Redd’s UX Design Patterns #1: Input Helpers
Welcome to the first of a series of videos where we’ll be covering topics related to UX design. We’ll be presenting problems that we ran into while working on clients’ projects and we’ll also present the solutions that we developed in order to solve them. Hopefully you’ll find this useful in your own work or at the very least, interesting.
So letʼs get started! Today, weʼre going to be discussing a design pattern that we came up with while working on a mobile application for a banking client. But we found the solution universally applicable across verticals and have used it multiple times, including what weʼve designed for birthing hospitals and even organic vegetable sales. So we gave this design pattern a name and called it “Input Helpers”.
Let me set the stage. There are times within apps where a whole lot of information needs to be gathered from the user and this information you collect is mission critical where, if the inputs provided are incorrect, it could have disastrous consequences.
So three things are critical in this situation:
- The userʼs attention is required on every question being asked.
- The user must always be aware of how they answered a question.
- The user needs the ability to go back and change the answer to a previously answered question if they learn something else down the line.
For example, in sending a payment to someone from oneʼs bank account, a user needs to know what amount theyʼve chosen to send if the mode of money transfer needs to be chosen in a subsequent step (as some modes of payment may be charged) and is dependent on the amount being transferred.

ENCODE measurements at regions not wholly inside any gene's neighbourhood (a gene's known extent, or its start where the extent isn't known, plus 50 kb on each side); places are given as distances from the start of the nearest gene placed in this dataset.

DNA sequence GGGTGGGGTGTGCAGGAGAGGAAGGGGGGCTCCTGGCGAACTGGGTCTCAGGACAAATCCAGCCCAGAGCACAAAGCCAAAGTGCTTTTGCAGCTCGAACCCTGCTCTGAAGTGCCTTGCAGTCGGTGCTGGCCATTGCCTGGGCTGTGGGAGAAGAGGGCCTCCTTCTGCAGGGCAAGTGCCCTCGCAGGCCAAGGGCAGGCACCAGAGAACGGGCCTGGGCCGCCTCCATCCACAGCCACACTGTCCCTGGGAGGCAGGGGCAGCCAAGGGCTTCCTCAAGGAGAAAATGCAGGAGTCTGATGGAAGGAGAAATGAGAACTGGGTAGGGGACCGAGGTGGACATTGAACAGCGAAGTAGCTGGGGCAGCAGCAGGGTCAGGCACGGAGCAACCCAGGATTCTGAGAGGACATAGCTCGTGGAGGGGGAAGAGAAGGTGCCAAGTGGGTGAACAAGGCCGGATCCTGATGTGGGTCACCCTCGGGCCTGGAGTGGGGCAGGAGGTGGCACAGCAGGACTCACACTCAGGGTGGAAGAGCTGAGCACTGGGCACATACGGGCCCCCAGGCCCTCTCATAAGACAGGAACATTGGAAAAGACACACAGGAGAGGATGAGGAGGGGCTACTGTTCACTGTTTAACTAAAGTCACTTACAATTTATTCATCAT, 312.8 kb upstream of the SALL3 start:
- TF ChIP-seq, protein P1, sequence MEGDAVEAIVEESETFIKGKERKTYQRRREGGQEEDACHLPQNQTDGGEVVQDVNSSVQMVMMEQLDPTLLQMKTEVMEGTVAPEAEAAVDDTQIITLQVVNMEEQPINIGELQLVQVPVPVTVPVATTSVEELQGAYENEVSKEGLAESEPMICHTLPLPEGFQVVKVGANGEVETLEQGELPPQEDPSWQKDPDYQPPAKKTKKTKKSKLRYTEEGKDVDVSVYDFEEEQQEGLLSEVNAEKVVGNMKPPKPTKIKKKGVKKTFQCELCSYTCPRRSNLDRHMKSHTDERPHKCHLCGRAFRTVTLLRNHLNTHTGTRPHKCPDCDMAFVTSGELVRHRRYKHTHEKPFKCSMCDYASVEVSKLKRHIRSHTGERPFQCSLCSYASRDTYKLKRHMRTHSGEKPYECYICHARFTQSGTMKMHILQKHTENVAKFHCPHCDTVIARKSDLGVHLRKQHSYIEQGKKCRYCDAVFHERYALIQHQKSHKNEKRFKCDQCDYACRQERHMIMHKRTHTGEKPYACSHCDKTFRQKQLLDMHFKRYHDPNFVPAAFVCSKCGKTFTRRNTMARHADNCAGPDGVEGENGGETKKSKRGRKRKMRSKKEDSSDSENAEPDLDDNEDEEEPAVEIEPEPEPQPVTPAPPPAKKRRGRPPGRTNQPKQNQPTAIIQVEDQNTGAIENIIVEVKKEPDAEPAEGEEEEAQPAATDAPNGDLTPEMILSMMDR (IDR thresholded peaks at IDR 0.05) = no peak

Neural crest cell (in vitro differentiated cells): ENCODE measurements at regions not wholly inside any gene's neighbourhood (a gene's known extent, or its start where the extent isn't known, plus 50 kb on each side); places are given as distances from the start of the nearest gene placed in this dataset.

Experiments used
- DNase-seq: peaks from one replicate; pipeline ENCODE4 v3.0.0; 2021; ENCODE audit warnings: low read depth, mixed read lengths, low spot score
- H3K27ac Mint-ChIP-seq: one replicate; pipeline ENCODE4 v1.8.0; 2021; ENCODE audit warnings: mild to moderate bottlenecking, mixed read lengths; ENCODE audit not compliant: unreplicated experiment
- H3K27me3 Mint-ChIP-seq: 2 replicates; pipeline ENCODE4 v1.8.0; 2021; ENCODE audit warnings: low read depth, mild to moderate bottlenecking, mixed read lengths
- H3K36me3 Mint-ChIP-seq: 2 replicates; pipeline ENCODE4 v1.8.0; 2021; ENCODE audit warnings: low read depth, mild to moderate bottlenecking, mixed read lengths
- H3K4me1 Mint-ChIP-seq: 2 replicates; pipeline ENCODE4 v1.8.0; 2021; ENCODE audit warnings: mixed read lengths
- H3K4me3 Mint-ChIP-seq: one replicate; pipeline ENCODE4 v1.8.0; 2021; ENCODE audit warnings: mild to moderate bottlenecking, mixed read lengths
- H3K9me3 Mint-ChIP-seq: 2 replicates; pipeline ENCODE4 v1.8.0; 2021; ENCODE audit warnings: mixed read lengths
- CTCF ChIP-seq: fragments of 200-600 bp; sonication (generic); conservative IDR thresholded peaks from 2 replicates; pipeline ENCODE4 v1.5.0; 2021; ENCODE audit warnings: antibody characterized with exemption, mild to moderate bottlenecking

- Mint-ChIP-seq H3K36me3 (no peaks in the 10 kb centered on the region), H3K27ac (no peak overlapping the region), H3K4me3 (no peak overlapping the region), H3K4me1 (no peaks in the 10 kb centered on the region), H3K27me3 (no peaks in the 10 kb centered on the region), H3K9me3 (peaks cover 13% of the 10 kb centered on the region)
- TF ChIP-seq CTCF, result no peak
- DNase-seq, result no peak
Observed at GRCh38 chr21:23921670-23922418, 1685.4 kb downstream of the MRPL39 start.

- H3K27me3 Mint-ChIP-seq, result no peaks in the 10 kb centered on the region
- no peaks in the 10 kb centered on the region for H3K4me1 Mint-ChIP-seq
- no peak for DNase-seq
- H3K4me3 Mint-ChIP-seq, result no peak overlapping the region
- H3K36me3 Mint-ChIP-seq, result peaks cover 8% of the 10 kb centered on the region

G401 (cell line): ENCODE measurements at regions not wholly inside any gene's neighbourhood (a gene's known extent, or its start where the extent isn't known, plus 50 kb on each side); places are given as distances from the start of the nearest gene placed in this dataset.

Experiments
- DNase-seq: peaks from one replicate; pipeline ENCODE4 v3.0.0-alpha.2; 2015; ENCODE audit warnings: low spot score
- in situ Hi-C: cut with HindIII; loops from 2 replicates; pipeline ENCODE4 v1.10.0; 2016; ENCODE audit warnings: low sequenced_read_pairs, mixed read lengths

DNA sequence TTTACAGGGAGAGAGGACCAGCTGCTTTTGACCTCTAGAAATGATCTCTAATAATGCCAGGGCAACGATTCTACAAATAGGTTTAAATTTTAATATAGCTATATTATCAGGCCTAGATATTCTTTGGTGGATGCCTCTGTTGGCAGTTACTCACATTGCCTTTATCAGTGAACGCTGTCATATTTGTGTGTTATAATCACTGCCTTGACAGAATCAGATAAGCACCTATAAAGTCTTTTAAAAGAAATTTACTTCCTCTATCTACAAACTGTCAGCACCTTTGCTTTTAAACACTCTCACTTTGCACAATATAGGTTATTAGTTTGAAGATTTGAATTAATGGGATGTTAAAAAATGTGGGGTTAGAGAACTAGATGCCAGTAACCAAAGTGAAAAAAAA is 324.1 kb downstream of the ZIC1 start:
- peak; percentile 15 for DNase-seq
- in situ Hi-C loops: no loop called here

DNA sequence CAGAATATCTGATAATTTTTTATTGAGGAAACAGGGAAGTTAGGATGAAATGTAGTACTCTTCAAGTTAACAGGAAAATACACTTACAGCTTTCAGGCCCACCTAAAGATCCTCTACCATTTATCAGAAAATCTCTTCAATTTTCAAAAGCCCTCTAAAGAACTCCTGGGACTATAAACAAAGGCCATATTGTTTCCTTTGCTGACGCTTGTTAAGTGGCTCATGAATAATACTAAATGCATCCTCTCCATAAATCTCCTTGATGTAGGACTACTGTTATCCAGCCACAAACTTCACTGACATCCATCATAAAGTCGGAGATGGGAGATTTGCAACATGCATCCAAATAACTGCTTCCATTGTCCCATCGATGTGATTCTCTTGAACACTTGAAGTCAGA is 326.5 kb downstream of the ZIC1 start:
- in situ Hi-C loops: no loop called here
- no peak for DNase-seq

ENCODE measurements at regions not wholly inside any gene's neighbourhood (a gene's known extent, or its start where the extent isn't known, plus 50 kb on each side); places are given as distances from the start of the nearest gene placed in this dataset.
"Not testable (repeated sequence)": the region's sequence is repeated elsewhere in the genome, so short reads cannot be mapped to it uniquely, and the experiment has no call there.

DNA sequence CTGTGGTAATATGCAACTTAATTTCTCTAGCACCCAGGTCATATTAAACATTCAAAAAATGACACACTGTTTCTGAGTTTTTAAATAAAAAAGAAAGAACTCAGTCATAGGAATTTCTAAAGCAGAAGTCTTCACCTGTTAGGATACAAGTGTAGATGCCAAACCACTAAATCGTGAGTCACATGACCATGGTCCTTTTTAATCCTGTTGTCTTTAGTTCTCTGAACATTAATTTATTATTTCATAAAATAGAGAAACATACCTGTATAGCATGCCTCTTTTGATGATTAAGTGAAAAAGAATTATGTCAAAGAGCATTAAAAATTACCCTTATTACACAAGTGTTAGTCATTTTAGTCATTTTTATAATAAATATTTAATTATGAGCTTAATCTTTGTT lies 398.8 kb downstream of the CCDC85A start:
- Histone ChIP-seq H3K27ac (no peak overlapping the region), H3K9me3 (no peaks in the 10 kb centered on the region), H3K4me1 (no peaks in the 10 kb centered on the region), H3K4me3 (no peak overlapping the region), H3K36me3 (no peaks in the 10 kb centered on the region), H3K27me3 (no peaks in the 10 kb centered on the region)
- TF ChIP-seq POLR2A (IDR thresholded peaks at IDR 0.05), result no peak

So, this is what we did:
First, we create a slide-up window asking the specific question. The user can be provided the usual mechanism to provide the answer, including free text-input fields, radio buttons, checkboxes, etc.
Then, once the user has input something and hits “Proceed”, the answer is shown in the background.
The user also sees an option to edit things that have already been input or reference them to answer a question.
With this simple mechanism, all three goals of keeping the userʼs attention on one task at a time, showing the previously answered questions for reference and affording them a simple way to edit are achieved.
This is a design pattern we came up with while working on a mobile application for a banking client. But we found the solution universally applicable across verticals and have used it multiple times, so we gave this design pattern a name and called it “Input Helpers”.
While this is a great solution in certain circumstances, there are a few limitations to keep in mind when using input helpers:
- Donʼt use it in scenarios where the information you need from users is not critical, like market surveys or for personal information filling. This pattern will not take advantage of auto-filling mechanisms that browsers are capable of.
- Consider what needs to happen in case a previously answered question gets edited. If thereʼs a different sequence of questions that need to be asked if a user answers differently, you may want to indicate the same to the user.
- This is a suitable solution for screens with little real-estate, but it doesn't carry over to tablets, desktops or larger screens.
So thatʼs it for now. I hope you found this video useful. If you did, stay tuned for more like this in the future. If you have anything youʼd like to share on the subject, let us know in the comments below or by writing to us at firstname.lastname@example.org
— Sharan Grandigae, Founder and CEO of Redd Experience Design